Climate action is apparently no longer the urgent global priority last displayed with near unanimity at the November 2021 COP26 forum in Glasgow.
Global climate focus was thrown into disarray a few months later in February 2022 when Russia invaded Ukraine.
Since then, the Global North has pushed its climate agenda to a lower tier, mainly focusing on its own energy security, economic stability, and above all a resurgent geopolitical competition that mirrors the Cold War of yesteryears.
Global leadership summits no longer have climate threat as a key agenda. The Camp David summit last week was about security and military cooperation, and climate is unlikely to feature prominently at the ongoing BRICS summit in South Africa.
With the top global political leadership preoccupied with geopolitics, the oil-producing companies and countries are by default now influencing the direction and pace of the energy transition with diversionary cliches like carbon storage, carbon trading and all manner of ESG programmes.
It is worth noting how the hosting of COP forums is progressively being pushed to the developing world. The ongoing West/East geopolitical paralysis cannot guarantee full attendance of COP forums in the Global North capitals.
Although carbon emissions by the developing world are relatively minimal, the region has apparently accepted to sustain the climate rhetoric as the Global North engages in cold war geopolitics.
Kenya has disproportionately contributed more than its equitable share of global climate effort, especially in respect of renewables.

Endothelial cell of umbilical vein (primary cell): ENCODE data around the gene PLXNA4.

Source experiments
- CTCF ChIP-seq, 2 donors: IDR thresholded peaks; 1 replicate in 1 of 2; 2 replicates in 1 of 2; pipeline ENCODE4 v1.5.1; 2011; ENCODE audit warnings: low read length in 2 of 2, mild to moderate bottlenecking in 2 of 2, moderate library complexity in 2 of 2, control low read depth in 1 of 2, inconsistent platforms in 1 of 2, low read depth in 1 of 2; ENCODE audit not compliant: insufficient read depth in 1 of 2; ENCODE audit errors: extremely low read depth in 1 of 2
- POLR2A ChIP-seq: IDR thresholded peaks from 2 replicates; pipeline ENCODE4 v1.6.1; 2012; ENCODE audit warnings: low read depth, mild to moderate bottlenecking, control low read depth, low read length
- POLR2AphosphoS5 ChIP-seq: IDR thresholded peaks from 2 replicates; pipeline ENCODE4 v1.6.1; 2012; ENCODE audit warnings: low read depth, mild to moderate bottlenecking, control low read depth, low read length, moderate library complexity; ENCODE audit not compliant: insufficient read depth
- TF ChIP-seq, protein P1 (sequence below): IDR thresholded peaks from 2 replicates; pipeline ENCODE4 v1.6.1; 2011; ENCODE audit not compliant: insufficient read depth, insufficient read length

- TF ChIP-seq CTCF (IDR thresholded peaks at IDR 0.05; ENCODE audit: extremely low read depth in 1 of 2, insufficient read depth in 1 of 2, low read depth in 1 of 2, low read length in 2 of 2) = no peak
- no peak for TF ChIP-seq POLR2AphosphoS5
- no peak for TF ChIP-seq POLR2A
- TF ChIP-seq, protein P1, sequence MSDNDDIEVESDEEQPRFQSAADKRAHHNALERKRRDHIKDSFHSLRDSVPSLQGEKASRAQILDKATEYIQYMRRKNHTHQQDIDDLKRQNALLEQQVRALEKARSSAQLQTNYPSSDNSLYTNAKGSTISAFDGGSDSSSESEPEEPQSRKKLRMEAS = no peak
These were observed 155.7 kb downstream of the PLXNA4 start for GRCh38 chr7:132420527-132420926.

The country can now rightly approach incremental climate efforts and actions as value-adding economic opportunities.
Renewable energy (geothermal, wind, solar, hydro ) reduces dollar energy imports, as the country achieves energy security and self-sufficiency with locally produced energy.
I have always supported local oil and coal production as long as these reduce import costs of the same. Similarly, a rapid transport electrification programme will accelerate the reduction of oil imports.
Forestry and tree planting entrench Kenya’s water security through preservation and regeneration of water towers while supporting timber and paper economic sectors.
Additionally, agroforestry enhances food security, fruit exports, and agro-industrialisation.
Kenya should readily embrace green investments and funding in whatever form (investments, projects, programmes, grants, etc.) as long as these add real socio-economic value. And when we work through these economic opportunities , we are concurrently delivering climate solutions.
It is all about economic pragmatism. It is indeed negligent for the global political leadership to immerse in geopolitical competition when the world is visibly suffering from costly global warming impacts — heatwaves, wildfires, droughts, and floods.